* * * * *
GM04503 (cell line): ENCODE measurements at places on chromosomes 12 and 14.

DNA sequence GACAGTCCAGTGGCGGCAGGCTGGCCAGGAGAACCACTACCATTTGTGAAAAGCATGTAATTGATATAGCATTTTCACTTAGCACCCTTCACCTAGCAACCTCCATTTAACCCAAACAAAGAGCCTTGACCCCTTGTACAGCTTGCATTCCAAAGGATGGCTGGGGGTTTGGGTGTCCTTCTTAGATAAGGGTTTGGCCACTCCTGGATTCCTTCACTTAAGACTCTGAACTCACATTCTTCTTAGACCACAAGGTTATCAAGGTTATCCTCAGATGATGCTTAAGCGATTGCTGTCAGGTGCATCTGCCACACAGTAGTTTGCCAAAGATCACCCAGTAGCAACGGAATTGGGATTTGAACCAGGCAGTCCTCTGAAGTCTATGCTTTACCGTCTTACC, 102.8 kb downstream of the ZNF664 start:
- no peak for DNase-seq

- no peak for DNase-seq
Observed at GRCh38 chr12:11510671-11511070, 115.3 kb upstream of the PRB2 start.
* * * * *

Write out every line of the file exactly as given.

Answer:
GM04503 (cell line): ENCODE measurements at places on chromosomes 12 and 14.

DNA sequence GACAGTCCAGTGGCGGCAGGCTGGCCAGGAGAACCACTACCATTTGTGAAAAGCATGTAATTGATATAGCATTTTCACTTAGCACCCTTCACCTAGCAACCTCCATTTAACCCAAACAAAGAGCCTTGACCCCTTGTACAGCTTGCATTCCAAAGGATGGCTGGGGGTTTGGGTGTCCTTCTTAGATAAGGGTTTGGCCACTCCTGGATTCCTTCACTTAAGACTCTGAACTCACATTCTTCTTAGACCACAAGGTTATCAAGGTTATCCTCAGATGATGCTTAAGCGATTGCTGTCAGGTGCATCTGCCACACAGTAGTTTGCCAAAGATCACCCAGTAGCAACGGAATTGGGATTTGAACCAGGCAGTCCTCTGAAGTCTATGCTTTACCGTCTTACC, 102.8 kb downstream of the ZNF664 start:
- no peak for DNase-seq

- no peak for DNase-seq
Observed at GRCh38 chr12:11510671-11511070, 115.3 kb upstream of the PRB2 start.